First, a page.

NEWARK, NJ - City council on Wednesday hired two vendors for a total of $10.3 million to begin to replacing lead service lines for homeowners.
The vendors will start to replace lead pipes for about 1,500 homes in January, city spokesman Frank Baraff said. The work represents the first part of a 10-phase project to replace lead pipes to about 15,000 homes.
“I believe that they start with homes that not only have lead service lines but also have high lead readings when the water was tested,” Baraff said when asked which homes the phase I will target.
The city hired Pacific Construction, LLC., of Whitehouse Station, for about $3.8 million. Roman E&G Corp, of Newark, was awarded two separate contracts: one for about $3.7 million and another for $2.8 million. All three contracts went through a public bidding process.
The state issued the first of three violations to the city for elevated lead levels in 2017, which sparked a lawsuit filed by an environmental group against local and state officials.The city-commissioned a study in January this year that found the chemical the city treats its water with had become ineffective at preventing lead from leaching off into residents' pipes.
City officials expect it will take roughly eight years to replace all of the lead service lines throughout Newark. Although lead pipes leading into residents’ homes are private property, the city approved a $75 million bond program to finance the massive undertaking.
The program helps homeowners pay a majority of the cost to replace their lead pipes. Residents are expected to pay about $1,000 for new lines on their property, and they can pay that off in installments, Baraff said.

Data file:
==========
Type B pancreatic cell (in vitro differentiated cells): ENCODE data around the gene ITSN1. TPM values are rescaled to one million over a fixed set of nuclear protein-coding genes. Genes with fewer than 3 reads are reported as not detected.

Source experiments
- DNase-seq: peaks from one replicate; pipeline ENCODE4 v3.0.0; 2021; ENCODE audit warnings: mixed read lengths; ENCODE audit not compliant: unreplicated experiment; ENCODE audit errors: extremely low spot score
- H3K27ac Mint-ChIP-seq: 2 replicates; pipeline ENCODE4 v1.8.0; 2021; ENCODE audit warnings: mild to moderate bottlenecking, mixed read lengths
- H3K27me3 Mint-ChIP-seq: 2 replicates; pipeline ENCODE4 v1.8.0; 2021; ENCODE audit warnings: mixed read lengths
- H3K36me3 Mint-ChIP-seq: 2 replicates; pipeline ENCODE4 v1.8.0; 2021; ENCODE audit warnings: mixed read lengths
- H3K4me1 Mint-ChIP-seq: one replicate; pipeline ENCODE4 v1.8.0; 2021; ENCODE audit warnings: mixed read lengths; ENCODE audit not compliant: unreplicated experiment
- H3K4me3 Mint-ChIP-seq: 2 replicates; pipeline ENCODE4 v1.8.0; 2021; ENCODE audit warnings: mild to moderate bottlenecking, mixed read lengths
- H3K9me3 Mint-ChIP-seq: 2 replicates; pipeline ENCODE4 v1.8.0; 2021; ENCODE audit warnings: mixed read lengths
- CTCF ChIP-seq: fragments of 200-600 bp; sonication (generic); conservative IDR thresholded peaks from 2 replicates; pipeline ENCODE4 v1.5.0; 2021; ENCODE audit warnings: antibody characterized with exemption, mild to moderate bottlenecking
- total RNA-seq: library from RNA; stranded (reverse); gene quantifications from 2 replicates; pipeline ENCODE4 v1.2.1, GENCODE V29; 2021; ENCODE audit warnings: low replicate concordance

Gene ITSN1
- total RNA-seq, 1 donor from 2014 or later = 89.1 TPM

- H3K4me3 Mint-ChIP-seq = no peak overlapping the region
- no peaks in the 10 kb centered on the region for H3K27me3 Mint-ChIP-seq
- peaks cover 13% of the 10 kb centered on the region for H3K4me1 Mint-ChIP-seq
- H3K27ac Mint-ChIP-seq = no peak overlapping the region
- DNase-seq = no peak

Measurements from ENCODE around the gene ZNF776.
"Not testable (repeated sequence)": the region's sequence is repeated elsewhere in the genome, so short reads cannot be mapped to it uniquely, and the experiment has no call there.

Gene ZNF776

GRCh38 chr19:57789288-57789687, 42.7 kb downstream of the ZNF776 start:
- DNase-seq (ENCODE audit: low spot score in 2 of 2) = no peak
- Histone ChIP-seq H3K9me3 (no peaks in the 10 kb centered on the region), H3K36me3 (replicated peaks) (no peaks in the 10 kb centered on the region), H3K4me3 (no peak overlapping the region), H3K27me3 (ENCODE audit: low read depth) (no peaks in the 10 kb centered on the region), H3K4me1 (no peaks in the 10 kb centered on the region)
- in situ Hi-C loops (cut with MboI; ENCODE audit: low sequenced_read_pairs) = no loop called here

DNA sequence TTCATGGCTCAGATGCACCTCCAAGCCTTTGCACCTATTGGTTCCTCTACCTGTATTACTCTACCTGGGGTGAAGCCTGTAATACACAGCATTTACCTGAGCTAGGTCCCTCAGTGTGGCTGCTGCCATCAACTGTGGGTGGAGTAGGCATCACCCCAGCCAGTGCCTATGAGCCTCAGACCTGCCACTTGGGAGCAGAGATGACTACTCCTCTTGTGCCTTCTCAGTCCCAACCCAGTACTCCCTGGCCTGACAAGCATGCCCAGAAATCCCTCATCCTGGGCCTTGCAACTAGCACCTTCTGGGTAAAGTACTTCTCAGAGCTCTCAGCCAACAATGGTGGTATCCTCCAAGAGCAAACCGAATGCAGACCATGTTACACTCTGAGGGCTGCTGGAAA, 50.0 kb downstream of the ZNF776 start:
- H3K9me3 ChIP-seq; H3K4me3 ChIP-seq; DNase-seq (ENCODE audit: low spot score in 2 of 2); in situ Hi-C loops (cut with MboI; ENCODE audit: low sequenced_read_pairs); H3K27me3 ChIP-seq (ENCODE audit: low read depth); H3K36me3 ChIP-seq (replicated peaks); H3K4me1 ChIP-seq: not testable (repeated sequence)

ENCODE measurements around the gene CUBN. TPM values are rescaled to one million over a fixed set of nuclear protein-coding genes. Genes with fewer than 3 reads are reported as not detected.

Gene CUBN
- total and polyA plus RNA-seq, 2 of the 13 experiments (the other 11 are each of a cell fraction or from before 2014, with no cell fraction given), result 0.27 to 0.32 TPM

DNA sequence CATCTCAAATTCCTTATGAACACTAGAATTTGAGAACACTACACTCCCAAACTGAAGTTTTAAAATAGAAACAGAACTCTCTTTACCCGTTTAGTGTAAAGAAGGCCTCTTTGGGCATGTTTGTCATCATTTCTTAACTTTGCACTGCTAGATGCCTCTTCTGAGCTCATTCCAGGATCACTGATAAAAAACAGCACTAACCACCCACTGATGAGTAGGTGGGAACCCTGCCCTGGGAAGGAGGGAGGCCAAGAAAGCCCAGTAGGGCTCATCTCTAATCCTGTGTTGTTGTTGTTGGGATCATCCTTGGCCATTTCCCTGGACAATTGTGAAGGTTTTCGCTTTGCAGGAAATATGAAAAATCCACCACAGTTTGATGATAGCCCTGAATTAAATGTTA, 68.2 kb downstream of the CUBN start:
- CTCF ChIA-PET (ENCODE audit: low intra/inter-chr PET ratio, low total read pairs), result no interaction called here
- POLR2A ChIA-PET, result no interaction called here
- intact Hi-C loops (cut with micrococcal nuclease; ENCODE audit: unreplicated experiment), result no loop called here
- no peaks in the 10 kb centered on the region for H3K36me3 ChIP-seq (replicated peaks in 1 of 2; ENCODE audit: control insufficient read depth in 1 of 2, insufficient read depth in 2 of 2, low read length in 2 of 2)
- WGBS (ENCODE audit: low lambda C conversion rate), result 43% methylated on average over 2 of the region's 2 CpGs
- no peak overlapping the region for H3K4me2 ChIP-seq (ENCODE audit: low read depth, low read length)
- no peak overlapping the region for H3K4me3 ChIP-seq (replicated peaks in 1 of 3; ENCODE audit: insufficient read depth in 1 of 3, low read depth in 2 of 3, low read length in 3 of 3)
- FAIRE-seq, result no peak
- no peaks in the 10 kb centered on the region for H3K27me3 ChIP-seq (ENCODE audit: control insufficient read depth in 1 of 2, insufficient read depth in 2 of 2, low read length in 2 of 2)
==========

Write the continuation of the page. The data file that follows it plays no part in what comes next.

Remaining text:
The city was able to issue bonds to replace lead pipes on private property because of a bill co-sponsored by state Assemblywomen Eliana Pintor Marin and Cleopatra Tucker, Democrats who represent parts of Newark. Gov. Phil Murphy signed the bill in August.
Baraff said the state Local Finance Board has fully approved the bond program too.
In the meantime, the city plans to build a new booster station in January for the Pequannock Treatment Plant that will implement a new, effective corrosion control inhibitor, said Newark’s Water and Water of Sewer Utilities Department Acting Director Kareem Adeem. City officials have previously said it will take about eight to 10 months for the new corrosion control inhibitor to take effect.
The new chemical will be the same used at the Wanaque Treatment Plant, which city officials say is effective at preventing lead from dissolving in pipes. The Wanaque Treatment Plant services the Eastern part of the city.
The city also spent about $1 million on 20,000 lead filters, Baraff said, and another 20,000 were donated by PUR. Filters began to be distributed in October.
About 23,000 lead filters have been distributed so far, Baraff said.
Homeowners can learn more about applying for the city's pipe replacement program and see if they qualify for a free lead filter online.